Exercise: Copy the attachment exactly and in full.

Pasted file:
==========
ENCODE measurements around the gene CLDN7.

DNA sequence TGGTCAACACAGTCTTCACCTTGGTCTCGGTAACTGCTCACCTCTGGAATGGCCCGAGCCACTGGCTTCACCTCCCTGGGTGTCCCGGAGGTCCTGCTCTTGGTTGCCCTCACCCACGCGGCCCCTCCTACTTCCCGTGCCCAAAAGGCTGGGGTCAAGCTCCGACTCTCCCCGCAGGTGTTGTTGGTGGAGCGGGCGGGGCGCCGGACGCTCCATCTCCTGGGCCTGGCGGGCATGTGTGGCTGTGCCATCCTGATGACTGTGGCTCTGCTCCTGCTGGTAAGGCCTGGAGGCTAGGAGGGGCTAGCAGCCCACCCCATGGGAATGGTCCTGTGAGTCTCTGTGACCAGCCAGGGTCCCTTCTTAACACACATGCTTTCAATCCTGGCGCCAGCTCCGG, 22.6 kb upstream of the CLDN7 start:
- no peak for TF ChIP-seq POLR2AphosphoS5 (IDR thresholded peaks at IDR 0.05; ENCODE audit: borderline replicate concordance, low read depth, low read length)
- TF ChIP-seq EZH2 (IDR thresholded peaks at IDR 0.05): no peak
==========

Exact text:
ENCODE measurements around the gene CLDN7.

DNA sequence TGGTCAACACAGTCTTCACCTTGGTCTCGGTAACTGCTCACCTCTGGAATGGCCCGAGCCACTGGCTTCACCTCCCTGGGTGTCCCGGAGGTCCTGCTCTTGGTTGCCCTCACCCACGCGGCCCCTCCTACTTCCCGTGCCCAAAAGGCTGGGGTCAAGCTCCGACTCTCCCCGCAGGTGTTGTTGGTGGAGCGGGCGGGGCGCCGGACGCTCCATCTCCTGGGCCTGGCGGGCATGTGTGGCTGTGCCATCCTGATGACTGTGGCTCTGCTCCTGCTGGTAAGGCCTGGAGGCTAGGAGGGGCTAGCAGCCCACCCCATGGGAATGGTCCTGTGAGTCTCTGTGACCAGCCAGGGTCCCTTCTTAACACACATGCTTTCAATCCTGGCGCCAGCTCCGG, 22.6 kb upstream of the CLDN7 start:
- no peak for TF ChIP-seq POLR2AphosphoS5 (IDR thresholded peaks at IDR 0.05; ENCODE audit: borderline replicate concordance, low read depth, low read length)
- TF ChIP-seq EZH2 (IDR thresholded peaks at IDR 0.05): no peak